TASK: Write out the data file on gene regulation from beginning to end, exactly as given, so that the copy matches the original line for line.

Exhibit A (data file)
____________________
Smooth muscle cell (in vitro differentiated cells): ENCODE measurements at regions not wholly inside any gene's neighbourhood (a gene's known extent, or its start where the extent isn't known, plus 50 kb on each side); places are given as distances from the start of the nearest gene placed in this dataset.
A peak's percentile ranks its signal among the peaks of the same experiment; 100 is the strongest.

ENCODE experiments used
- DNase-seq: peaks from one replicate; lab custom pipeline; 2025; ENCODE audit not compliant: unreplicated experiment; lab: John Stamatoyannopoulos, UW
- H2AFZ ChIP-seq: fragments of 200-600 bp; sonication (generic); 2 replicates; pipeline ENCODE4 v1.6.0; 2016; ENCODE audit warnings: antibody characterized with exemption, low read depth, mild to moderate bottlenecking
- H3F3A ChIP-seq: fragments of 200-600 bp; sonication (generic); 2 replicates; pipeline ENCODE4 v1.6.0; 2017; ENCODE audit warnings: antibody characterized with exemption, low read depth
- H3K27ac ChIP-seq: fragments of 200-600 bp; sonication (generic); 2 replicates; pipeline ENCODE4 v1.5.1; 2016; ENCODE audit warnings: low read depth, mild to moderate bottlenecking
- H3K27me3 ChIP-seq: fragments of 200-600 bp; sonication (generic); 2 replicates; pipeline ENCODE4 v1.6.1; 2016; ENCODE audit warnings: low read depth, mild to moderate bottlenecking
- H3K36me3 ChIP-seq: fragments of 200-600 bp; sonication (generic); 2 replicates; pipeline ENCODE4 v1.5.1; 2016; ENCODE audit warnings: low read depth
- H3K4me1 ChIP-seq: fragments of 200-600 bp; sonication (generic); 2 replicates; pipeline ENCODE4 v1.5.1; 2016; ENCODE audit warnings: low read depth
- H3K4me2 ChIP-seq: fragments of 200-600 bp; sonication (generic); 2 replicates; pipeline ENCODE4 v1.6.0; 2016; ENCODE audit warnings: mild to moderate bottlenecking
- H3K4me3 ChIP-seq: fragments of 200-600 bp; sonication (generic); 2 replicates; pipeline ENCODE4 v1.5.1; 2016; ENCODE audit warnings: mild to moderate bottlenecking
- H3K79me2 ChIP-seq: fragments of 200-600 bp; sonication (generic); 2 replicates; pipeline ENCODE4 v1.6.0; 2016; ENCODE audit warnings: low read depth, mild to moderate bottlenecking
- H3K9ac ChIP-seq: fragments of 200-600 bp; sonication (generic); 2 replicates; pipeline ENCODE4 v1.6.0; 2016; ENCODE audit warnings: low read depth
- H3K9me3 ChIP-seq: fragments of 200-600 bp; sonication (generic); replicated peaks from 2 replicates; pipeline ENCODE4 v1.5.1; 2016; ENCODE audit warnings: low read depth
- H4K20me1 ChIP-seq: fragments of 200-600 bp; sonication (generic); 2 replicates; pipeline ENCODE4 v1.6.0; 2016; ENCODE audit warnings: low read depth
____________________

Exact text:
Smooth muscle cell (in vitro differentiated cells): ENCODE measurements at regions not wholly inside any gene's neighbourhood (a gene's known extent, or its start where the extent isn't known, plus 50 kb on each side); places are given as distances from the start of the nearest gene placed in this dataset.
A peak's percentile ranks its signal among the peaks of the same experiment; 100 is the strongest.

ENCODE experiments used
- DNase-seq: peaks from one replicate; lab custom pipeline; 2025; ENCODE audit not compliant: unreplicated experiment; lab: John Stamatoyannopoulos, UW
- H2AFZ ChIP-seq: fragments of 200-600 bp; sonication (generic); 2 replicates; pipeline ENCODE4 v1.6.0; 2016; ENCODE audit warnings: antibody characterized with exemption, low read depth, mild to moderate bottlenecking
- H3F3A ChIP-seq: fragments of 200-600 bp; sonication (generic); 2 replicates; pipeline ENCODE4 v1.6.0; 2017; ENCODE audit warnings: antibody characterized with exemption, low read depth
- H3K27ac ChIP-seq: fragments of 200-600 bp; sonication (generic); 2 replicates; pipeline ENCODE4 v1.5.1; 2016; ENCODE audit warnings: low read depth, mild to moderate bottlenecking
- H3K27me3 ChIP-seq: fragments of 200-600 bp; sonication (generic); 2 replicates; pipeline ENCODE4 v1.6.1; 2016; ENCODE audit warnings: low read depth, mild to moderate bottlenecking
- H3K36me3 ChIP-seq: fragments of 200-600 bp; sonication (generic); 2 replicates; pipeline ENCODE4 v1.5.1; 2016; ENCODE audit warnings: low read depth
- H3K4me1 ChIP-seq: fragments of 200-600 bp; sonication (generic); 2 replicates; pipeline ENCODE4 v1.5.1; 2016; ENCODE audit warnings: low read depth
- H3K4me2 ChIP-seq: fragments of 200-600 bp; sonication (generic); 2 replicates; pipeline ENCODE4 v1.6.0; 2016; ENCODE audit warnings: mild to moderate bottlenecking
- H3K4me3 ChIP-seq: fragments of 200-600 bp; sonication (generic); 2 replicates; pipeline ENCODE4 v1.5.1; 2016; ENCODE audit warnings: mild to moderate bottlenecking
- H3K79me2 ChIP-seq: fragments of 200-600 bp; sonication (generic); 2 replicates; pipeline ENCODE4 v1.6.0; 2016; ENCODE audit warnings: low read depth, mild to moderate bottlenecking
- H3K9ac ChIP-seq: fragments of 200-600 bp; sonication (generic); 2 replicates; pipeline ENCODE4 v1.6.0; 2016; ENCODE audit warnings: low read depth
- H3K9me3 ChIP-seq: fragments of 200-600 bp; sonication (generic); replicated peaks from 2 replicates; pipeline ENCODE4 v1.5.1; 2016; ENCODE audit warnings: low read depth
- H4K20me1 ChIP-seq: fragments of 200-600 bp; sonication (generic); 2 replicates; pipeline ENCODE4 v1.6.0; 2016; ENCODE audit warnings: low read depth